Academic and Cultural Resources

Jordan Zhu, a senior manager at Innoway, noted that Beijing is blessed with excellent academic institutions that turn out some 200,000 college graduates annually. “Beijing’s great innovation asset lies in its preeminent education resources,” he told Startup Genome. He added that many of these graduates begin working for startups.

Along with enjoying a reliable pipeline of talent, startups find themselves on economically fertile ground. China has more than 1.5 billion people, which means young companies have lots of potential customers at home and don’t have to expand internationally – at least not right away. Plus, a company that establishes itself as a leader in a particular industry will probably have no trouble attracting investors.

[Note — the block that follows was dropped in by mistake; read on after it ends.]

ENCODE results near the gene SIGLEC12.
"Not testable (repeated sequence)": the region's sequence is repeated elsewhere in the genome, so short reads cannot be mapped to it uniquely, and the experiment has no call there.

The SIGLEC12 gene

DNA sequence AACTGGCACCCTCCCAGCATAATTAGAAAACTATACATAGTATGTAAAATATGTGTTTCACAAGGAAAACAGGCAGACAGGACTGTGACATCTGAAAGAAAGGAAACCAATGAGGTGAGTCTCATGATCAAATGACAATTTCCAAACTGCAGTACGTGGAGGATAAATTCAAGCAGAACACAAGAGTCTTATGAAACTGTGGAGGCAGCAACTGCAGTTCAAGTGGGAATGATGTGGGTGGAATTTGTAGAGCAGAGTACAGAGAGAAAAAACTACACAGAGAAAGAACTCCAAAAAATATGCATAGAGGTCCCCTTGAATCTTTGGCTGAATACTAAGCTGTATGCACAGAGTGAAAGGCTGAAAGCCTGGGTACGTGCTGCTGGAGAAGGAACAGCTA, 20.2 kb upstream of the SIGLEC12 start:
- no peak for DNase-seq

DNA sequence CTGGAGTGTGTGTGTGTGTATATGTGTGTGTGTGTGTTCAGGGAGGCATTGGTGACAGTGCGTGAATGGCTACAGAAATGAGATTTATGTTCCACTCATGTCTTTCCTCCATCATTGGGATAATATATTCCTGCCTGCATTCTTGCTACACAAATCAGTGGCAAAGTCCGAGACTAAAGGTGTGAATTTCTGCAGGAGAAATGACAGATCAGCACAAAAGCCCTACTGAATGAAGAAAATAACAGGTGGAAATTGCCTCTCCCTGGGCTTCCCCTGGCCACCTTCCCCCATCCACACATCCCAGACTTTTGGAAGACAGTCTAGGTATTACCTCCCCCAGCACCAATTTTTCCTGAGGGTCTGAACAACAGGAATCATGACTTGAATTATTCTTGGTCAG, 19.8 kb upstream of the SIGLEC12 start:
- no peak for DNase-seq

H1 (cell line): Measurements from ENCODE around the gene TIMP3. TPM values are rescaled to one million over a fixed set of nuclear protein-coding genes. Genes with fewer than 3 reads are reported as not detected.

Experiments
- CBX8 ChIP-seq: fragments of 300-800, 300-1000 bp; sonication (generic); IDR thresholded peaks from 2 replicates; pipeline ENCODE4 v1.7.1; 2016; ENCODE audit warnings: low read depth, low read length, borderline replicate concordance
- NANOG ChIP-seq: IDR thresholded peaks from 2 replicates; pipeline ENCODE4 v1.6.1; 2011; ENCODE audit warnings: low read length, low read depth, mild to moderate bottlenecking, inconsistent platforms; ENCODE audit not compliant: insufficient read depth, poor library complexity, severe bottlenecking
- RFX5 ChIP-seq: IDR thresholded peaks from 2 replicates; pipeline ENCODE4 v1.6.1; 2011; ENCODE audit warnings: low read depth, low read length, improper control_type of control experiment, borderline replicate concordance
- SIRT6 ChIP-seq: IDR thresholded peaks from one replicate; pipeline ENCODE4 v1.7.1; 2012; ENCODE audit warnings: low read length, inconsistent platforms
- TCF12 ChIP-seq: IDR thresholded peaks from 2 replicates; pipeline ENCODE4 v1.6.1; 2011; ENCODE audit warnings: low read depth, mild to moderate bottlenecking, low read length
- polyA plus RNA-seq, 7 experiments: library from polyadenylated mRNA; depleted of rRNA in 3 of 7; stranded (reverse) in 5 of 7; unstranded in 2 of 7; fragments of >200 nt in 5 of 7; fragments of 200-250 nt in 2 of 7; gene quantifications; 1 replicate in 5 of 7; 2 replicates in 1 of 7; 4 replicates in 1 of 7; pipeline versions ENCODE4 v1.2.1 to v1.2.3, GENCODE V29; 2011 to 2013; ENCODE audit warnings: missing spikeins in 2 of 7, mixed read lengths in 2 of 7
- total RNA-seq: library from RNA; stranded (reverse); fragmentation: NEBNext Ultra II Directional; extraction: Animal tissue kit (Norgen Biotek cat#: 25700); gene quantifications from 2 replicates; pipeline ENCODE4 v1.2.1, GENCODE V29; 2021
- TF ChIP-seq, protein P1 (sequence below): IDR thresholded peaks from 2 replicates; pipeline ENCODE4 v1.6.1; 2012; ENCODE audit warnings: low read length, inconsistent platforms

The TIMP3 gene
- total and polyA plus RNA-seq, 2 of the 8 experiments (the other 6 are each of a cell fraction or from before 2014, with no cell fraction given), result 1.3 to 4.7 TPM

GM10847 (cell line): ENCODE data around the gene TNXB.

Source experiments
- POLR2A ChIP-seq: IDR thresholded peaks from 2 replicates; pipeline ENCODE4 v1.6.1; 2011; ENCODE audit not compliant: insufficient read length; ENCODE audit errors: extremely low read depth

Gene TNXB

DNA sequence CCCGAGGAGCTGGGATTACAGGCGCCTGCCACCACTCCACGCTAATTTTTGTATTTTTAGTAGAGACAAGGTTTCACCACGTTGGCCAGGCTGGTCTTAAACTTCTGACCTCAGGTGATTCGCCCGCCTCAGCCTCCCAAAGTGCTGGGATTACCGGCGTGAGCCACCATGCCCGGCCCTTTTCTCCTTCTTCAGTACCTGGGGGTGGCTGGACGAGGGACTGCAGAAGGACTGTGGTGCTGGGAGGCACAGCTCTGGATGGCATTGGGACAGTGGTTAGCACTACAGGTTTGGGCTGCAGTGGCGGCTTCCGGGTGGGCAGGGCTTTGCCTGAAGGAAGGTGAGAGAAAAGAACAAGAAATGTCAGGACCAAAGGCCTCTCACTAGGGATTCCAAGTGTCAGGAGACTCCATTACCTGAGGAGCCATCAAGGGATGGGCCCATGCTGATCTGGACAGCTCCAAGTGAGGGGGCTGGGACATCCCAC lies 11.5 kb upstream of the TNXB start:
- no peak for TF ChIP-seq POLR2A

“The size and accessibility of the large Chinese market provides attractive scale and opportunity,” Guan Wang, CEO of the AI company Learnable, told the World Economic Forum. “For example, there are over 200 million school-age students in China, compared to 50 million in the US, providing unique opportunities for start-ups in the education sector to scale very quickly. On the other hand, the Chinese start-up culture is hyper-competitive and fast, meaning it is vital to offer differentiation while being agile.”